1. Understand and critically engage with the ever changing socio-political and legal context within which schools and early childhood settings operate
  2. Have developed a critical awareness of diverse early childhood and school management structures, and the implications of each for teachers’ organisational roles and responsibilities
  3. Have a sound working knowledge of teachers’ legal and professional accountabilities, as per federal and state government legislation and professional standards
  4. Be able to critique organisational policies, and understand how centre/school policies play a critical role in supporting teachers to meet their legal and professional accountabilities
  5. Demonstrate a commitment to leading and managing and leading ethically and professionally, with due regard for children’s rights
  6. Appreciate the impact of effective management and leadership on the provision of quality education for young children
  7. Understand the importance that a leader’s professional values, judgement and vision play in the ways they and their school/early childhood setting engages with the socio-political and legal context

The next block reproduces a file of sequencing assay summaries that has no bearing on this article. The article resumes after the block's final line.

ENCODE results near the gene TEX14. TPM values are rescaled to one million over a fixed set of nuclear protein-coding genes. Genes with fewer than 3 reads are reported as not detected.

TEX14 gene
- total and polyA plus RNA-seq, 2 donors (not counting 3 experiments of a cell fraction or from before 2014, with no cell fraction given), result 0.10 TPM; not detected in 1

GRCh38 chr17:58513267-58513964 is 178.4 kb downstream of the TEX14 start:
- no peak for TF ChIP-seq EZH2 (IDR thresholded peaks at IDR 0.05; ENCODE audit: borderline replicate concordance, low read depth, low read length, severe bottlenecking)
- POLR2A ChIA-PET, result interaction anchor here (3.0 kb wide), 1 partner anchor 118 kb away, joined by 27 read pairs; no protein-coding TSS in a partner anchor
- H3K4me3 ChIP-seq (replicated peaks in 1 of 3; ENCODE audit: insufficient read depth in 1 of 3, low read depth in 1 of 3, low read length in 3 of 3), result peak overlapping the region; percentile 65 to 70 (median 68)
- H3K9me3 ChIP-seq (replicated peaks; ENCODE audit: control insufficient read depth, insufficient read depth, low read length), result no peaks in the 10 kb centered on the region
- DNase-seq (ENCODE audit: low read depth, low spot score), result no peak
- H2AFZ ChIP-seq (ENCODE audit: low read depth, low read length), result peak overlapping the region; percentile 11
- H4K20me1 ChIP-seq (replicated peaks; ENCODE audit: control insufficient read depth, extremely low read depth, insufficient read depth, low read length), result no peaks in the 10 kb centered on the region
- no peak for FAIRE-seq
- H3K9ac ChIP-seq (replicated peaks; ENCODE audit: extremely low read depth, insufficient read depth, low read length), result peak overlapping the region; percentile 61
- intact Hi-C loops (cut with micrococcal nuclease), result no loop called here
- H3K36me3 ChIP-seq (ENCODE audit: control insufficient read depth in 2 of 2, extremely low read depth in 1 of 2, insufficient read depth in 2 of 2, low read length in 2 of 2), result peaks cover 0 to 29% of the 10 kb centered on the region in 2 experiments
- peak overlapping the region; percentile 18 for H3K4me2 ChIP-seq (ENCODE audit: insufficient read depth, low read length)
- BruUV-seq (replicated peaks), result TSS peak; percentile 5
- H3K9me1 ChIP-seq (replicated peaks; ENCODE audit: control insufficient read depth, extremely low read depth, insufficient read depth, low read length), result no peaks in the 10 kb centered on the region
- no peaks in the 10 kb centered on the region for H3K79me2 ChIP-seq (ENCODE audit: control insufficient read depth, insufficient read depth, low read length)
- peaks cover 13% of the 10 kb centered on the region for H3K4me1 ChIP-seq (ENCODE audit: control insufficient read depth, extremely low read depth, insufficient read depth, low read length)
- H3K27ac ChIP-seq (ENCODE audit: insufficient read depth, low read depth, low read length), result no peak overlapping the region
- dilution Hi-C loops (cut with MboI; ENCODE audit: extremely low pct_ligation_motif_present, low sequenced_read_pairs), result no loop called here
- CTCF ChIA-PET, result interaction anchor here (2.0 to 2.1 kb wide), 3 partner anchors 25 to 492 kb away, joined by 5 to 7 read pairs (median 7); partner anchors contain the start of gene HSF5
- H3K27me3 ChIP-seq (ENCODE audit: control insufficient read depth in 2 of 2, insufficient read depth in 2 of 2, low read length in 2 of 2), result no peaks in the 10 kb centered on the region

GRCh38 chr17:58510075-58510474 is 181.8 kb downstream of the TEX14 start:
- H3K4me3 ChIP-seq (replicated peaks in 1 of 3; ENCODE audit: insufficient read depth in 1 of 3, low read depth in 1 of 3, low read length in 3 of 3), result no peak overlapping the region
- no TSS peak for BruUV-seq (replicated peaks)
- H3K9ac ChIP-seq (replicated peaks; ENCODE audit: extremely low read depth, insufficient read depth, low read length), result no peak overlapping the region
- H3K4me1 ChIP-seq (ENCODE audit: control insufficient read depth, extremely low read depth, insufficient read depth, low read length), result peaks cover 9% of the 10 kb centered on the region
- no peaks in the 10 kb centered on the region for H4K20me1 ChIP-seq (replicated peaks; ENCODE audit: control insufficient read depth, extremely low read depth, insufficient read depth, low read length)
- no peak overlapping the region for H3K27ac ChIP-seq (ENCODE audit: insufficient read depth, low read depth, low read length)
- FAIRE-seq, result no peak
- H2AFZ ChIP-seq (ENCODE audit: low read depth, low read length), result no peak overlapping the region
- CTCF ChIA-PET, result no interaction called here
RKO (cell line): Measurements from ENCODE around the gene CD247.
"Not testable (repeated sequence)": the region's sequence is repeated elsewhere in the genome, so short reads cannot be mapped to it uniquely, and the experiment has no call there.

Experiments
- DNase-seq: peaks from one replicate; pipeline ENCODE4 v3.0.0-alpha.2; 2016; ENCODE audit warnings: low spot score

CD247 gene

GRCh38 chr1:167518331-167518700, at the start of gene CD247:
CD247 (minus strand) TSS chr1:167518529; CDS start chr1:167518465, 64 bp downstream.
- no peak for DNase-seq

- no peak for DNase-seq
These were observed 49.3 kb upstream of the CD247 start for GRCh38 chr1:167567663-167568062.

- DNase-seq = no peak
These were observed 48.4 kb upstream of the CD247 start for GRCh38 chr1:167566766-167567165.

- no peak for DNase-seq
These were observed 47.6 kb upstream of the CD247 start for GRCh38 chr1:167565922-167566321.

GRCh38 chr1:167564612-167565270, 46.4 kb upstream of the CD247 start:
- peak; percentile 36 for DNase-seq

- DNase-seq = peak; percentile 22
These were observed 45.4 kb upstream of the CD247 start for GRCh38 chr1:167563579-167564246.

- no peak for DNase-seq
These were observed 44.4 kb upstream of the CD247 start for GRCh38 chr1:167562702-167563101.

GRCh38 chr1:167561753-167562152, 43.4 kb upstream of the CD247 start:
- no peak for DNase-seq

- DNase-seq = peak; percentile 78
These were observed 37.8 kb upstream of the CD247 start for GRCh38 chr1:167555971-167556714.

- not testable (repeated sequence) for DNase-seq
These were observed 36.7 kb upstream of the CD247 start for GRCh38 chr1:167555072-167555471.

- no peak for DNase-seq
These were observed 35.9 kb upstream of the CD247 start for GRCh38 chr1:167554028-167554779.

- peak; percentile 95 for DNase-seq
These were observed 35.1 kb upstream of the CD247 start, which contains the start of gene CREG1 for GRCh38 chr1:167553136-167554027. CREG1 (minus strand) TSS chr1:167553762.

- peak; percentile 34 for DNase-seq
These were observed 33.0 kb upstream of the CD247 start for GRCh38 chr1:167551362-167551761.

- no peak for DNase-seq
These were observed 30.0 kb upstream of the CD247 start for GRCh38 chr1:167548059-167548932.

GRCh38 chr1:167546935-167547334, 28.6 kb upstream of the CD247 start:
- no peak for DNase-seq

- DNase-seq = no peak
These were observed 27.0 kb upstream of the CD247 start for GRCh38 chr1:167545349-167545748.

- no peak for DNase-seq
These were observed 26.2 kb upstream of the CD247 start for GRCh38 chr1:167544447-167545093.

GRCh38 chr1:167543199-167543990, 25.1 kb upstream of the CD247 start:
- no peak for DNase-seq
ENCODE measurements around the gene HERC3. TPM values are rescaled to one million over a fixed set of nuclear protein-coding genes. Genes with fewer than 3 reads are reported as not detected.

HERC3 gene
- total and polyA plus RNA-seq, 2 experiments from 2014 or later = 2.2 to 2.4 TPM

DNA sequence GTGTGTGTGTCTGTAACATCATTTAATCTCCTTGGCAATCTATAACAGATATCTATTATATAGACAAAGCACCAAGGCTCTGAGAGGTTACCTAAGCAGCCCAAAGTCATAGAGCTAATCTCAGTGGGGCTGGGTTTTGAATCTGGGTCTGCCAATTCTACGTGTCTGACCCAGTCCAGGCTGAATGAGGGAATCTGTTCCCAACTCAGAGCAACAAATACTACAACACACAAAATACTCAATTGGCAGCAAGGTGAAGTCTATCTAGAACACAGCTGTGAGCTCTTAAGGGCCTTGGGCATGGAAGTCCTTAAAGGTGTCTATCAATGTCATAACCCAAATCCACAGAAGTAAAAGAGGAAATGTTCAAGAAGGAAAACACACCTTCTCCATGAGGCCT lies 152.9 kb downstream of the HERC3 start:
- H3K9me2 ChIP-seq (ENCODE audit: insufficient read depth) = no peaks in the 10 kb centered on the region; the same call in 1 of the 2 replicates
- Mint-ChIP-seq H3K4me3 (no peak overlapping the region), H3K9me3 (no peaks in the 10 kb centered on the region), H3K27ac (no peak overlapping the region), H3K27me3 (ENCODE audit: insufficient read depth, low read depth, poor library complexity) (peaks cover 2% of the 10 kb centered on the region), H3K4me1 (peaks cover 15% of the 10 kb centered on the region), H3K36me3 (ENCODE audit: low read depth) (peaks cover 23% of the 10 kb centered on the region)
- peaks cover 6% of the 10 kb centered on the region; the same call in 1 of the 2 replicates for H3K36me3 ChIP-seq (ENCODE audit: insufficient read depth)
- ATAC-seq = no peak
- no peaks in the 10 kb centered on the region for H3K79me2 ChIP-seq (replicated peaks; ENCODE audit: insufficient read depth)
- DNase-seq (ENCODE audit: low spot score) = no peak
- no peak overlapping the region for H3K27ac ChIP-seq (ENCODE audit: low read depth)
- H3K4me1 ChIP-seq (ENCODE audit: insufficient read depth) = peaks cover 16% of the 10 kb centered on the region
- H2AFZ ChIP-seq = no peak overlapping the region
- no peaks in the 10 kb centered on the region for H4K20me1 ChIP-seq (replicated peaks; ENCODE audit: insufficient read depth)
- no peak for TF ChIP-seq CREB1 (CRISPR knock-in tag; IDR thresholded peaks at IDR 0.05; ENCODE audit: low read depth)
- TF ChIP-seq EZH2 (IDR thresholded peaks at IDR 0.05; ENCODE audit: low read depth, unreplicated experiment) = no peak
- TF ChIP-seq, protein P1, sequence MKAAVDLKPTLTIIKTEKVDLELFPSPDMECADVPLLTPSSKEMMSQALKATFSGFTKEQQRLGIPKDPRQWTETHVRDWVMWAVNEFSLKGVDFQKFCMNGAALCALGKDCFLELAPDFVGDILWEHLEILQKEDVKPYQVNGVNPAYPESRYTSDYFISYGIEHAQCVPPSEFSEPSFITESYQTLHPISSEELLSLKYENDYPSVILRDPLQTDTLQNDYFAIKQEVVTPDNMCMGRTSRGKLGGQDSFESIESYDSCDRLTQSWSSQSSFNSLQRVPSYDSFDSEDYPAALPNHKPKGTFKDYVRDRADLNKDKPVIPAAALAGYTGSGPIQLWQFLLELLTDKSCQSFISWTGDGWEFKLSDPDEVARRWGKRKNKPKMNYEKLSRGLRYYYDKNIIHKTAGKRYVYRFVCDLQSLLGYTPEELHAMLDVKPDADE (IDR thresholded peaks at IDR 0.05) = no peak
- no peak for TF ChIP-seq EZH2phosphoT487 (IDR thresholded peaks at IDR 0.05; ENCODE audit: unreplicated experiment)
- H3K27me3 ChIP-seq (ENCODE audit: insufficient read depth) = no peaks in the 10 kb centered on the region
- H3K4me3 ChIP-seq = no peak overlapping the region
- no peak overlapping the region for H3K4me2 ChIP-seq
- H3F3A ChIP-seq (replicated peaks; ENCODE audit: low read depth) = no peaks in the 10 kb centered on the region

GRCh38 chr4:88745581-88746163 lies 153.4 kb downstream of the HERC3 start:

8. Consider systems or policy advocacy as a professional responsibility

General Assessment Information

Your work in ECH315 will be assessed in 3 ways. Full details about each assignment is provided in the Study Guide. 

When preparing your assignments, it is essential that:

  • Students must retain a copy of all assignments before submission, and retain the copy until your final grade for the subject has been received;
  • Unless there are exceptional circumstances, no assessment will be accepted after the date that the assessment has been returned to other students.
  • If an assessment is considered to be below passing standard, another staff member on the unit will provide a second opinion. No failed assessment may be re-submitted.